At 38, he has already reinvented himself and his literary career, rejecting the opportunity to ride the "Spokesman for a Generation" wave of Generation X, and repositioning himself as techno-ambassador to the literati with his fourth book, Microserfs, set in Bill Gates's Microsoft campus on the cusp of the

dot.com revolution. Then, two years ago, with Girlfriend in a Coma Coupland at last emerged from the "cult" shelves and into the mainstream. It helped that Coupland's characters have grown older as their author has aged, so that he is now perhaps less of the pop-cultural anthropologist than he first appeared to be, and more the "proper" novelist.

Perhaps the sympathetic attitude towards the twentysomething characters of his earlier books comes from his own experiences. "My twenties were fantastically lonely," he says. "Sometimes in a nice sense, but then also absolutely soul-destroying, like a statue corroding, with all the seams starting to be exposed and bits falling off."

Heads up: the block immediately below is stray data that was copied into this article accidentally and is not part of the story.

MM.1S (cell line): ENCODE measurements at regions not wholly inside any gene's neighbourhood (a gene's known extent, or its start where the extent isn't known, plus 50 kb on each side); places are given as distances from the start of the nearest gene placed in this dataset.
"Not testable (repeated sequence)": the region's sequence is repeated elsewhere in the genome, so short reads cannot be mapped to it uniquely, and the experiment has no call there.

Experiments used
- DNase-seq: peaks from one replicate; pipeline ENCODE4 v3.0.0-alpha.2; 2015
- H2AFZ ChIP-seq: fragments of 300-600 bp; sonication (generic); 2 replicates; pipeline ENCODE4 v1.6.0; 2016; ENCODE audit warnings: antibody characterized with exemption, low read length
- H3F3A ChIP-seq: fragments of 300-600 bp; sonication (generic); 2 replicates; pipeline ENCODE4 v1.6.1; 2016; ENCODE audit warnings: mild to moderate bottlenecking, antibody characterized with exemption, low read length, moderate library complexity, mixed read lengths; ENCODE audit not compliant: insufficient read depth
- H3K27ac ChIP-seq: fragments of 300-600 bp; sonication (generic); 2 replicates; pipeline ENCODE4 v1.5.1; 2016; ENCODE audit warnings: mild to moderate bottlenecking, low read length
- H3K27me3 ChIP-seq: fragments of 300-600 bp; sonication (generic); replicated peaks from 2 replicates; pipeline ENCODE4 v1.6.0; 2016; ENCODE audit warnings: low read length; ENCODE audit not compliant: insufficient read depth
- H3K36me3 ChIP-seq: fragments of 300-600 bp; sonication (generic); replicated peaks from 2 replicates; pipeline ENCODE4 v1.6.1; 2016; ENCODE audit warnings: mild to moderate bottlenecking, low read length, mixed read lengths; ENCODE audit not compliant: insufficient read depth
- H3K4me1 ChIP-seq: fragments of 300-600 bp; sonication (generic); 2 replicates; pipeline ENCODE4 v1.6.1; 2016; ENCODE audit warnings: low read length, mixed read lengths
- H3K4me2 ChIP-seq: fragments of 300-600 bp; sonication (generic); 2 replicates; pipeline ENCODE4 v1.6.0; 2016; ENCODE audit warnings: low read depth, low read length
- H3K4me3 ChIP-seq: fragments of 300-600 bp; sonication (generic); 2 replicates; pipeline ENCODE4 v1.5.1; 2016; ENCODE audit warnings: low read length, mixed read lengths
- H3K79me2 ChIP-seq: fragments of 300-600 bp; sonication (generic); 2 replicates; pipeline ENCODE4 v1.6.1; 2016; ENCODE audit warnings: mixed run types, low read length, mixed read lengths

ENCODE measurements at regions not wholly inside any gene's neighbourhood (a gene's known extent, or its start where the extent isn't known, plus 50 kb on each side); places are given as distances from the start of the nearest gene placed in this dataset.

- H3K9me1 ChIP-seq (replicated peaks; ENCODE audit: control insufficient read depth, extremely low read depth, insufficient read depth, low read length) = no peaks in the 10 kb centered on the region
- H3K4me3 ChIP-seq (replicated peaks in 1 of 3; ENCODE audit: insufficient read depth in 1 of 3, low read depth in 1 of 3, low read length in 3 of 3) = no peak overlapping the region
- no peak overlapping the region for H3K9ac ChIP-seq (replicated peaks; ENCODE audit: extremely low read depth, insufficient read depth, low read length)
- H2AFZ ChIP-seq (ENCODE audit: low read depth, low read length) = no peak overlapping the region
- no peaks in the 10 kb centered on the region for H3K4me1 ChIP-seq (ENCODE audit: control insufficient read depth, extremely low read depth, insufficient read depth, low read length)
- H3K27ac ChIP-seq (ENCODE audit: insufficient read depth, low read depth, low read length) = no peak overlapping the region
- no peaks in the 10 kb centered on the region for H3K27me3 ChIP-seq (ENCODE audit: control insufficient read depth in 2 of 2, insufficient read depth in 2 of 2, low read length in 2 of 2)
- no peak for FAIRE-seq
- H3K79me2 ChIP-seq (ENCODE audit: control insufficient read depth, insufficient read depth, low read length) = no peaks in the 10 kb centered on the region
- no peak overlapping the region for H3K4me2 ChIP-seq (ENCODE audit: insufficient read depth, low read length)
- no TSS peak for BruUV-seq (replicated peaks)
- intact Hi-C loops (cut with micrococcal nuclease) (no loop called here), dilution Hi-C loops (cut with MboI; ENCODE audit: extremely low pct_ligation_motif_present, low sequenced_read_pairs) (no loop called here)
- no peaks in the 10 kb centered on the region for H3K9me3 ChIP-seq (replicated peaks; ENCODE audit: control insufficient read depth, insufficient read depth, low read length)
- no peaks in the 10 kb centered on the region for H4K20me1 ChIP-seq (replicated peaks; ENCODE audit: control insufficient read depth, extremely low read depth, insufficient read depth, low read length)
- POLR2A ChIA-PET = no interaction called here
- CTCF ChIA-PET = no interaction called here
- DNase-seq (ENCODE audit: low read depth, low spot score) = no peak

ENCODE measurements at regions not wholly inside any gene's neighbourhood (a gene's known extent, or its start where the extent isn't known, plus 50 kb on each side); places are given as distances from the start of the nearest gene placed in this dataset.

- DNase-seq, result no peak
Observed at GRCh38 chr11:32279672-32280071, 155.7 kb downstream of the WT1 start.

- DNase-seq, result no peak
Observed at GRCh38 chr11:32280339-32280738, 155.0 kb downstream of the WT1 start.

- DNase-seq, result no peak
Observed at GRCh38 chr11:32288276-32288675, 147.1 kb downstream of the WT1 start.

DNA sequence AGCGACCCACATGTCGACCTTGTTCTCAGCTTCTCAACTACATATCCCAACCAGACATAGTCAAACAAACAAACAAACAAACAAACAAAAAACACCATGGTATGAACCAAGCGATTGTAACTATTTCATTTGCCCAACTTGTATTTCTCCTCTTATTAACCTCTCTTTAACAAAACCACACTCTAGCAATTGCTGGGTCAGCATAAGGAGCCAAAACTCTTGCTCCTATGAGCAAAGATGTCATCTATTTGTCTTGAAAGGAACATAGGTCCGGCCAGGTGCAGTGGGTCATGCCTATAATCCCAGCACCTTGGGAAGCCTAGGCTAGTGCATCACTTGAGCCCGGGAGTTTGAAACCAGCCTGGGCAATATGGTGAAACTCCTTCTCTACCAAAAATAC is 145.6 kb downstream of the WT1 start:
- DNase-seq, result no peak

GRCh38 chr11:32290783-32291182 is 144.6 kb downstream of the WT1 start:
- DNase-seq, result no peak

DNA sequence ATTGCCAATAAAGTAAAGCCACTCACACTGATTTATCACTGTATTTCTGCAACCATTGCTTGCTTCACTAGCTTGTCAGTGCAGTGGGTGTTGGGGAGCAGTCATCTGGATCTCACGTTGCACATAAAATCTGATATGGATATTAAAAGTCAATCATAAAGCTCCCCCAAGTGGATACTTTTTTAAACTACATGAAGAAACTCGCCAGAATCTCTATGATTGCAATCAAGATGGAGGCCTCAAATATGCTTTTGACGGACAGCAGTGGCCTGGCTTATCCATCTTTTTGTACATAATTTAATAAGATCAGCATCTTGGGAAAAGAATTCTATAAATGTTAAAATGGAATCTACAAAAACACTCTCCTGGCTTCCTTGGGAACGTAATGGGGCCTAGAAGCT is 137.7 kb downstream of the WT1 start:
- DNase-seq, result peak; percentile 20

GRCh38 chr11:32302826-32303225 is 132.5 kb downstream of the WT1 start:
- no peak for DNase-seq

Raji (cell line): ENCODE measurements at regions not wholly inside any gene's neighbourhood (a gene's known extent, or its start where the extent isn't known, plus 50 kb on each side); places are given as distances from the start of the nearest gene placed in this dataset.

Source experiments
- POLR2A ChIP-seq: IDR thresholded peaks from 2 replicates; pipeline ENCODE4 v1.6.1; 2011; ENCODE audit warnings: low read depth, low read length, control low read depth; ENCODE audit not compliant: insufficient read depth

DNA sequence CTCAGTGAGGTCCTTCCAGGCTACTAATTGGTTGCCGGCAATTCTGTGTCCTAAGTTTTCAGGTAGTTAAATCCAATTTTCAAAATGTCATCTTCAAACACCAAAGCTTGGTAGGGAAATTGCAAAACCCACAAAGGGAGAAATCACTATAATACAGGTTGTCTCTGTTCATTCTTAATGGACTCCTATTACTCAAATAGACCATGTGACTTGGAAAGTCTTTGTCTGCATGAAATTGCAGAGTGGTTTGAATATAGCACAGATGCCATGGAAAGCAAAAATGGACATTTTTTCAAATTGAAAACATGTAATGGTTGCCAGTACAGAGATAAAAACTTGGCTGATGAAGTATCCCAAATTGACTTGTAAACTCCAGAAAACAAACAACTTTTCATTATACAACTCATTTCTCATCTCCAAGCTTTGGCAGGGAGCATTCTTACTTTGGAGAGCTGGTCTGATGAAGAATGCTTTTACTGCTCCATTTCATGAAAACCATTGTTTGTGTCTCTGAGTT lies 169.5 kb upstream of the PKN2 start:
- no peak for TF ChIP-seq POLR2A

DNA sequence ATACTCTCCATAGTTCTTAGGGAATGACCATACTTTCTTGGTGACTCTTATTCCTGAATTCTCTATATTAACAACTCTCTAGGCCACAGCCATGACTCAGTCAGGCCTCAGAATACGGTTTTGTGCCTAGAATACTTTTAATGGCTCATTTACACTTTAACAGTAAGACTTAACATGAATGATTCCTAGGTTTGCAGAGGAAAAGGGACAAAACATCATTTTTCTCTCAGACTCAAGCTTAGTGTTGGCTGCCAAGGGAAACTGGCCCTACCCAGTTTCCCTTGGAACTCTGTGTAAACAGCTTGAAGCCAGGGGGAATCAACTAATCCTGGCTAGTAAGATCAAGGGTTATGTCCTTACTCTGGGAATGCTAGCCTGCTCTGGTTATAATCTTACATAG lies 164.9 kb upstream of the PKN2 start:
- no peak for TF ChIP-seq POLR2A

THE 1980s began for Coupland in Vancouver, where he studied sculpture. Various study trips, including a two-year business science course in Sapporo, Japan, kept him on the move and unsettled until, 10 trips later, he found himself back in North America and this time decided to stay. "Like a lot of people, I thought that if I just moved someplace else, my whole life would be different and better," he says. "I lived in so many places in my twenties. . . I mean, what was I thinking?."

For Coupland, the Reagan-and-Thatcher decade was very much a case of wrong places, very wrong time: "There was a five- or six-year period similar to Margaret Drabble's Ice Age where it seemed all culture had frozen, all expectations had frozen. . . and everything else from there on was just going to be generic time." A fearsome thought for someone who loves the texture of modern life as much as Coupland clearly does.

He whole-heartedly supports Kurt Vonnegut's notion that loneliness is a major modern issue and he is, surprisingly for someone so associated with the worries of the young, particularly concerned with the loneliness of old people: "When you see a widow or a widower on a bus, eating a bun, it's just so sad."